In December 2020, the Lewis & Clark Board of Trustees authorized plans for a partial renovation of Templeton Campus Center to continue after being put on pause due to the pandemic.
The renovation was included in the new Facilities Master Plan that the Board of Trustees approved at the October 2019 board meeting. The plan outlines hundreds of improvements the college intends to make over the next five to 10 years. The renovation to Templeton Campus Center is chief among the long list of improvements, and the project has already gotten underway.
While no construction crew has broken ground on the project as of yet — and they are not likely to before Fall 2021— members of almost every administrative department and Facilities are currently meeting to discuss designs and blueprints.
“We would hope to have a pretty well-defined design in May,” Chief Financial Officer and Vice President for Operations Andrea Dooley said. “And that would go to the Board to request approval to move forward with actual permitting and construction.”
Once the permits have been obtained and ground has been broken, the project is estimated to take 12 to 18 months.
“The plan reinforces the heart of campus with a dynamic student life district, positioned around a revitalized Templeton Campus Center,” according to the Master Plan.
Assistant Dean of Student Engagement and Executive Director of the Career Center Rocky Campbell sits on some of the committees that are currently working to design the plans for the Templeton renovation. Campbell explained that the impetus for the project came from students lacking recreational spaces on campus.
“We realized that there was really not a home for students outside of the classroom to gather to be with one another,” Campbell said.
The team behind the renovation intends to develop the space to encourage students and student organizations to gather — once occupancy restrictions are lifted — and facilitate collaboration between different organizations.
“There’s actually a lot happening on this campus, but part of the challenge is it’s happening in, like, pockets of five people,” Campbell said. “It’s so isolated, no one can see that the other things are happening.”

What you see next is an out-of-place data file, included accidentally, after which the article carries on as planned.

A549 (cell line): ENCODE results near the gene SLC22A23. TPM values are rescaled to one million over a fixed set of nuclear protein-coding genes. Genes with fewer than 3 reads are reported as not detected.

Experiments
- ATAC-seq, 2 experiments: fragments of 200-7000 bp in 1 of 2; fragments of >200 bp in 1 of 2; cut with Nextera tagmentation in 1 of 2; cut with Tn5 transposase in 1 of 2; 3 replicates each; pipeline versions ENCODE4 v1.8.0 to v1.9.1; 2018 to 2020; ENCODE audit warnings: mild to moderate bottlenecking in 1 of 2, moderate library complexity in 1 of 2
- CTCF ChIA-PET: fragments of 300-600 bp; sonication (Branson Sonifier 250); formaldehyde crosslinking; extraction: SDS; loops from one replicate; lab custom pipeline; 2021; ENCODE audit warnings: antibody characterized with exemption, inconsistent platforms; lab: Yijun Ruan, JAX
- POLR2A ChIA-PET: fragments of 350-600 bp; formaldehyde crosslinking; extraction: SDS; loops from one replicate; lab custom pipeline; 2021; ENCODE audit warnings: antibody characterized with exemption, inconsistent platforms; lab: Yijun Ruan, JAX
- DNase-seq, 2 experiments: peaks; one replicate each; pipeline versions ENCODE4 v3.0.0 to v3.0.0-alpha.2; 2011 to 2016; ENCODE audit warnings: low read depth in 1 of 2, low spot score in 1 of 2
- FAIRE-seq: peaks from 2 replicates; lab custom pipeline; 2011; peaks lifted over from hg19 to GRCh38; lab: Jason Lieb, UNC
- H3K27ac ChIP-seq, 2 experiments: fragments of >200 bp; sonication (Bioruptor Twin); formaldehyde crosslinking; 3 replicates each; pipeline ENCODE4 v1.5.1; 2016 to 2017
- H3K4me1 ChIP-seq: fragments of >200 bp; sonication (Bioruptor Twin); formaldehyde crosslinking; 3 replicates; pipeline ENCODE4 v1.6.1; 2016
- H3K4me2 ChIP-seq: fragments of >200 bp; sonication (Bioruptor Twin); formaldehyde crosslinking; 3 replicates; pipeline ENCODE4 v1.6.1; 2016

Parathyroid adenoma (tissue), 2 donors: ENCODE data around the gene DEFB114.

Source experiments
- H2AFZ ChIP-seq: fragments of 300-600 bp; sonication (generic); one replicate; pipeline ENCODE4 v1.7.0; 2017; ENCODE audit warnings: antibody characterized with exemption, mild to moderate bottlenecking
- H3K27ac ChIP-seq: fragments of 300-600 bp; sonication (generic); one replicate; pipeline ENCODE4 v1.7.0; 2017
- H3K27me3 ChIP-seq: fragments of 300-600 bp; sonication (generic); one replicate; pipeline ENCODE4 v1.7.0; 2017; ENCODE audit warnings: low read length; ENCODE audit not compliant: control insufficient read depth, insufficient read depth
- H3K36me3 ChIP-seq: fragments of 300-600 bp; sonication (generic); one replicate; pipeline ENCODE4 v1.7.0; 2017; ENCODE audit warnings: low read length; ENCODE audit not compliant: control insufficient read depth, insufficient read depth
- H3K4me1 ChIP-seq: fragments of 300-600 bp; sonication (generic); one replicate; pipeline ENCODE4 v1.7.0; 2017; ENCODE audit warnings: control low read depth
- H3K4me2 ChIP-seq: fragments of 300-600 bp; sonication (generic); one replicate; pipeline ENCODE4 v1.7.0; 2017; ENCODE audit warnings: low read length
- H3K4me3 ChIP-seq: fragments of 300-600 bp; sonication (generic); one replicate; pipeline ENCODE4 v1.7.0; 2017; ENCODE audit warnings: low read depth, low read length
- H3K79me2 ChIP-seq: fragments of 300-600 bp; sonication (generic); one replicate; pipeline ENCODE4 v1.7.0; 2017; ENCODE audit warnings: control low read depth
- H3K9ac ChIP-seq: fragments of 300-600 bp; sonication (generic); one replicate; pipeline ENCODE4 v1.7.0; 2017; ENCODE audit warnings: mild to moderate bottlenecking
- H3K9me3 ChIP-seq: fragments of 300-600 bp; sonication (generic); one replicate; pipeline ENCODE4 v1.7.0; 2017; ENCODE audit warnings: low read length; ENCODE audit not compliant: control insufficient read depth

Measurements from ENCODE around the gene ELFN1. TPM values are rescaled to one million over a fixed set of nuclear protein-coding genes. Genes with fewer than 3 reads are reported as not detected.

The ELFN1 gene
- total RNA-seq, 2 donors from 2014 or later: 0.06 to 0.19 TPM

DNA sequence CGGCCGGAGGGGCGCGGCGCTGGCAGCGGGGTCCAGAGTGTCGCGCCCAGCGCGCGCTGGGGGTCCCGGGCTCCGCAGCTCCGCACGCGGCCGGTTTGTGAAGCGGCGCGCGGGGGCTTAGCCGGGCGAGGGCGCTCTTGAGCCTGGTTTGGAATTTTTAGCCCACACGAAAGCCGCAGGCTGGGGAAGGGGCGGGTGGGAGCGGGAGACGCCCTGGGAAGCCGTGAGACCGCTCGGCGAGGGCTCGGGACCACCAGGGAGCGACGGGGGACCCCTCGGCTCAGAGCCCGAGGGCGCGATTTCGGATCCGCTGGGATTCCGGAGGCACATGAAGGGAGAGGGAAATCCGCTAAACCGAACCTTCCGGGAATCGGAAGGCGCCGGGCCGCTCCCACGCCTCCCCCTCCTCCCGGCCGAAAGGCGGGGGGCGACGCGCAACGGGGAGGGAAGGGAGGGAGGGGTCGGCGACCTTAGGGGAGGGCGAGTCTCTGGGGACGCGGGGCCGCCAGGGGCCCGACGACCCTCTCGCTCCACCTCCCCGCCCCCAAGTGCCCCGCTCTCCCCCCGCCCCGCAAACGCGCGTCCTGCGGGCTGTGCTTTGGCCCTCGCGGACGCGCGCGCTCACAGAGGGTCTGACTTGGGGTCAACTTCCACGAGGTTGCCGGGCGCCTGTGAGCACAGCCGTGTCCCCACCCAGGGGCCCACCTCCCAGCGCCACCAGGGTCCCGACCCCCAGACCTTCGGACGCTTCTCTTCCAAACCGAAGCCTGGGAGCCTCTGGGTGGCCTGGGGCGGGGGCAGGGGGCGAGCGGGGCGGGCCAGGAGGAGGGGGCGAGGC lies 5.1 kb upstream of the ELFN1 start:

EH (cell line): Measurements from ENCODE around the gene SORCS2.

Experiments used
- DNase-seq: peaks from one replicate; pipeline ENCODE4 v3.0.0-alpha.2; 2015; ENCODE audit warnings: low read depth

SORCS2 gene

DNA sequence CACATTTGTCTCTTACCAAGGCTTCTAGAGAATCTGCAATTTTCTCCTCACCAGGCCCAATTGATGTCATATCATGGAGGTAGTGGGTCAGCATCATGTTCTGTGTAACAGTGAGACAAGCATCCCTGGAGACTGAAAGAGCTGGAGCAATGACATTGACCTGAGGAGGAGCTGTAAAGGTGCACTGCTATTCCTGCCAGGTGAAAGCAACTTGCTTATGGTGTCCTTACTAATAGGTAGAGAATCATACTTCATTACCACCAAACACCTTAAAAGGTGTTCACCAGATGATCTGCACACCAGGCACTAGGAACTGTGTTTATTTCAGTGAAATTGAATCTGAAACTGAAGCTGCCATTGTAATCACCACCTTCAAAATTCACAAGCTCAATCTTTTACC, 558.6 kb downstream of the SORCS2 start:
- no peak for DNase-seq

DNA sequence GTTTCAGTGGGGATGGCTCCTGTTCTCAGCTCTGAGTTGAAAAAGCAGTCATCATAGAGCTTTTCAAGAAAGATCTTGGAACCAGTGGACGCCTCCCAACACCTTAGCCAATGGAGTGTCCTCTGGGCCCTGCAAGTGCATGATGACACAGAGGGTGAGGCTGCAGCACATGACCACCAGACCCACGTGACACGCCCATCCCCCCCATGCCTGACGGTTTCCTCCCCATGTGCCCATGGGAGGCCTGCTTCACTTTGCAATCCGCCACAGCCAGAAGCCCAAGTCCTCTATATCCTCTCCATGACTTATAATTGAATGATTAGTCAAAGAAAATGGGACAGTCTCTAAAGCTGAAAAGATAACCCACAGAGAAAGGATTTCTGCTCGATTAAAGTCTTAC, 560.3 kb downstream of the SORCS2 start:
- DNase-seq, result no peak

LC has partnered with ZGF Architects, a sustainable architecture firm based in Portland, to design and construct the renovation. ZGF has worked with many higher education institutions in the past, including Stanford University, the University of California, Los Angeles and Reed College.
“ZGF’s higher education experience — which includes the successful programming, planning, and design for more than 200 buildings for college and university campuses nationwide — demonstrates our leadership in guiding multi-tiered institutional clients,” ZGF’s website states.
Dooley said the redesign will also encourage students to spend more time in the building.
“(The building) doesn’t tie in very well, and because of that it’s a place that people go to do transactional type things; you go get your mail and you leave, or you go get your food and you leave, it’s not a place you want to stay,” Dooley said.
The renovation will also attempt to improve navigation by opening up the center of the building. According to Campbell, the primary building entrance will move to the doorway near the Career Center and the bookstore.
The other major structural change will be the addition of an elevator to the east side of the building. Americans with Disabilities Act compliant, this elevator is intended to increase the accessibility of the building.
While this project is still in the planning and design phases, it is expected to cost the college around $15 million.
“The goal is that half of that would be funded from donors,” Dooley said. “And that half of it would come from debt financing, a refinance of our debt that we did this past spring. As part of that refinance project, we took out some additional funds that have been set aside for capital projects across campus.”